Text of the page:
Davos (UK: /ˈdævɒs, dɑːˈvɒs/, US: /dɑːˈvoʊs/; German: [daˈfoːs] or [daˈvoːs] (listen); Romansh: Tavau; archaic Italian: Tavate) is an Alpine town, and a municipality in the Prättigau/Davos Region in the canton of Graubünden, Switzerland. It has a permanent population of 10,899 (2018). Davos is located on the river Landwasser, in the Rhaetian Alps, between the Plessur and Albula Range at 1,560 m (5,120 ft) above sea level.
The former Alpine resort village consists of two parts: Davos Dorf (literally: "Davos village") to the northeast towards Klosters and further down through the Prättigau to Landquart, and Davos Platz (literally: "place") to the southwest, which opens into the valley of the river Landwasser and eventually leads to Filisur.
Davos plays host to the World Economic Forum (WEF), an annual meeting of global political and business elites (often referred to simply as "Davos"), and has one of Switzerland's biggest ski resorts. At the end of every year it serves as the site of the annual Spengler Cup ice-hockey tournament, hosted by the HC Davos local hockey team.
The current settlement of the Davos area began in the High Middle Ages with the immigration of Rhaeto-Romans. The village of Davos is first mentioned in 1213 as Tavaus. From about 1280 the barons of Vaz allowed German-speaking Walser colonists to settle, and conceded them extensive self-administration rights, causing Davos to become the largest Walser settlement area in eastern Switzerland. Natives still speak a dialect that is atypical for Graubünden, showing similarities with German idioms of western parts of Switzerland, especially the Upper Valais.
In 1436, the League of the Ten Jurisdictions was founded in Davos.
From the middle of the 19th century, Davos modeled on Sokołowsko became a popular destination for the sick and ailing because the microclimate in the high valley was deemed excellent by doctors (initiated by Alexander Spengler) and recommended for lung disease patients. Robert Louis Stevenson, who suffered from tuberculosis, wintered in Davos in 1880 upon the recommendation of his Edinburgh physician Dr. George Balfour. Arthur Conan Doyle wrote an article about skiing in Davos in 1899. A sanatorium in Davos is also the inspiration for the Berghof Sanitorium in Thomas Mann's novel Der Zauberberg (The Magic Mountain). Between 1936 and 1938, Ernst Ludwig Kirchner, then at the end of his life and living in Davos since 1917, depicted Davos and the Junkerboden. His painting has a both Romantic and pantheistic atmosphere and simplified formal structure.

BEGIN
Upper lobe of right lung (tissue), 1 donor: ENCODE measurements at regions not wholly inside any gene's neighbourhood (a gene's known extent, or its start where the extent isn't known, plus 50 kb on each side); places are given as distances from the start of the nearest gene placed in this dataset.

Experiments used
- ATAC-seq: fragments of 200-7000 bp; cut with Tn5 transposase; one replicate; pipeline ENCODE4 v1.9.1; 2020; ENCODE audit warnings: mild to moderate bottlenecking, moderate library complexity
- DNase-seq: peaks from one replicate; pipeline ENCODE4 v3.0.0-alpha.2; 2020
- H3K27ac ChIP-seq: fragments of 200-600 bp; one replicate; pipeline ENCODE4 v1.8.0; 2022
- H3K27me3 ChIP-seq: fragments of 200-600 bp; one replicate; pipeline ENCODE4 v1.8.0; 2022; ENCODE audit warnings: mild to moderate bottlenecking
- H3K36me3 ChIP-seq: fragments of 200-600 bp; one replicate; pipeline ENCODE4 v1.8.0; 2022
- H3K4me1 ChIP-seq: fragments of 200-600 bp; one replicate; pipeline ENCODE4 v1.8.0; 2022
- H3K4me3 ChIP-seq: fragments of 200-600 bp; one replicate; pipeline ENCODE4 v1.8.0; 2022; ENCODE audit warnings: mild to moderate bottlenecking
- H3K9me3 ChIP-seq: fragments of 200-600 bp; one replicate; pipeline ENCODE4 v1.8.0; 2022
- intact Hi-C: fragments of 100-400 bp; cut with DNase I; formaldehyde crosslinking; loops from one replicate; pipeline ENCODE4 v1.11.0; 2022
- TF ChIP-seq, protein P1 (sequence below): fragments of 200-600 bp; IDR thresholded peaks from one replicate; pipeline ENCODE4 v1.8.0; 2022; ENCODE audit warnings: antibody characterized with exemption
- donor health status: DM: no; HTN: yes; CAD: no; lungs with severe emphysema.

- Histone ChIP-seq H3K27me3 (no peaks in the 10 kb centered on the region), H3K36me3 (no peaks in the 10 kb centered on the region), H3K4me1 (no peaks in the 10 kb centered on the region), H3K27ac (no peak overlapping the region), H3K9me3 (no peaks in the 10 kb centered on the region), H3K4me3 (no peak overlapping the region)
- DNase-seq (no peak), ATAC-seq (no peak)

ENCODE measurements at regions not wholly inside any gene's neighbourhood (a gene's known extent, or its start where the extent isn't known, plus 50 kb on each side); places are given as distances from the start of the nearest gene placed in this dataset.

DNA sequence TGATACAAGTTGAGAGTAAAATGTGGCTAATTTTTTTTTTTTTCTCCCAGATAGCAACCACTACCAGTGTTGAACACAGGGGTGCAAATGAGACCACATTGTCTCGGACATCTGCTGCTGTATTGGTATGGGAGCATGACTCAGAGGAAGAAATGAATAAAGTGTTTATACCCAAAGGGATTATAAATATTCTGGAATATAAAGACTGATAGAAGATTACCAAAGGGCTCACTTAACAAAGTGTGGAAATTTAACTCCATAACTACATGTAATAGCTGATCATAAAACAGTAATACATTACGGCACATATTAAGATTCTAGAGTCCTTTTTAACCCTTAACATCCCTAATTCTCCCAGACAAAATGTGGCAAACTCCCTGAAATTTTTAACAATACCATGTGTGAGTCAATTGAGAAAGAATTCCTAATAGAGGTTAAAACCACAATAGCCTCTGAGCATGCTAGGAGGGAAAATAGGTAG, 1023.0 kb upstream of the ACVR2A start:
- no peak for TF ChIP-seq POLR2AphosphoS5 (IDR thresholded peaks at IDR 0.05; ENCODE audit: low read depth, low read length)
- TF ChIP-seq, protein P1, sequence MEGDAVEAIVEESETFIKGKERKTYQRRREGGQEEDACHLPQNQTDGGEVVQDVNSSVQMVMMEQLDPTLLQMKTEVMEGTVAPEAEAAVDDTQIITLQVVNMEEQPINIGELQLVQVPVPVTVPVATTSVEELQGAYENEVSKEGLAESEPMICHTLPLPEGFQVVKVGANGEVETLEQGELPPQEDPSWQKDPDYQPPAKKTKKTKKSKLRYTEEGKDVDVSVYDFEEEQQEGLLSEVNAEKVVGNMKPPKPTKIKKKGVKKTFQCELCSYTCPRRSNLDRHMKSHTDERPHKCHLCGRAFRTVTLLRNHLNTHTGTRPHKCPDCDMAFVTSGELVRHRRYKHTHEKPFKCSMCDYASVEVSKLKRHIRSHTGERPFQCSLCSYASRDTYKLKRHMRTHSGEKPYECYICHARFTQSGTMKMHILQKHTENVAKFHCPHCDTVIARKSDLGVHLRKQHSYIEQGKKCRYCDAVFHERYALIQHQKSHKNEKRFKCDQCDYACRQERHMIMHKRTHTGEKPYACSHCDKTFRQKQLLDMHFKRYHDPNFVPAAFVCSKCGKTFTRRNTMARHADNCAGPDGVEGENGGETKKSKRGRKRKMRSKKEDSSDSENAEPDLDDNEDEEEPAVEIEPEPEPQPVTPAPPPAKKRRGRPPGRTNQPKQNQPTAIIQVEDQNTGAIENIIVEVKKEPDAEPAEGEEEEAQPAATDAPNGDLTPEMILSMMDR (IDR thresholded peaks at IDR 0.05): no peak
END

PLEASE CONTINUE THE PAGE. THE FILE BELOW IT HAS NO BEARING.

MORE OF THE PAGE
During the natural ice era of winter sports, Davos and the Davos Eisstadion were a mecca for speed skating. Many international championships were held here, and many world records were set, beginning with Peder Østlund who set four records in 1898. The only European Bandy Championship was held in the town in 1913. Subsequently, Davos became a ski resort, especially frequented by tourists from the United Kingdom and the Netherlands. After peaking in the 1970s and 1980s, the city settled down as a leading but less high-profile tourist attraction.
Davos has an area (as of the 2004/09 survey) of 284 km2 (109.65 sq mi). Of this area, about 35.0% is used for agricultural purposes, while 22.2% is forested. Of the rest of the land, 2.3% is settled (buildings or roads) and 40.5% is unproductive land. In the 2004/09 survey a total of 337 ha (830 acres) or about 1.2% of the total area was covered with buildings, an increase of 61 ha (150 acres) over the 1985 amount. Over the same time period, the amount of recreational space in the municipality increased by 10 ha (25 acres) and is now about 0.22% of the total area. Of the agricultural land, 1,296 ha (3,200 acres) is fields and grasslands and 9,056 ha (22,380 acres) consists of alpine grazing areas. Since 1985 the amount of agricultural land has decreased by 736 ha (1,820 acres). Over the same time period the amount of forested land has increased by 481 ha (1,190 acres). Rivers and lakes cover 285 ha (700 acres) in the municipality.
Until 2017 the municipality was located in the Davos subdistrict of the Prättigau/Davos district, after 2017 it was part of the Prättigau/Davos Region. It is in the Landwasser Valley. In terms of area, it was the largest municipality in Switzerland until the formation of the municipality of Glarus Süd in 2010, and is the largest in the canton of Graubünden.
It consists of the village of Davos, with its two parts Davos Dorf (Davos-Village, northeast) and Davos Platz (Davos-Place, southwest), and the villages Frauenkirch, Davos Glari, Davos Wiesen, Davos Monstein, and Davos Clavadel, and the hamlets of Laret, Wolfgang, Obem See, Meierhof, Stilli, Bünda, and Spina in the main valley. In the side valleys there are additional hamlets including Tschuggen, Dörfji, In den Büelen, Hof, Teufi, Gadmen, Am Rin, Dürrboden, Sertig Dörfli, Oberalp, Inneralp.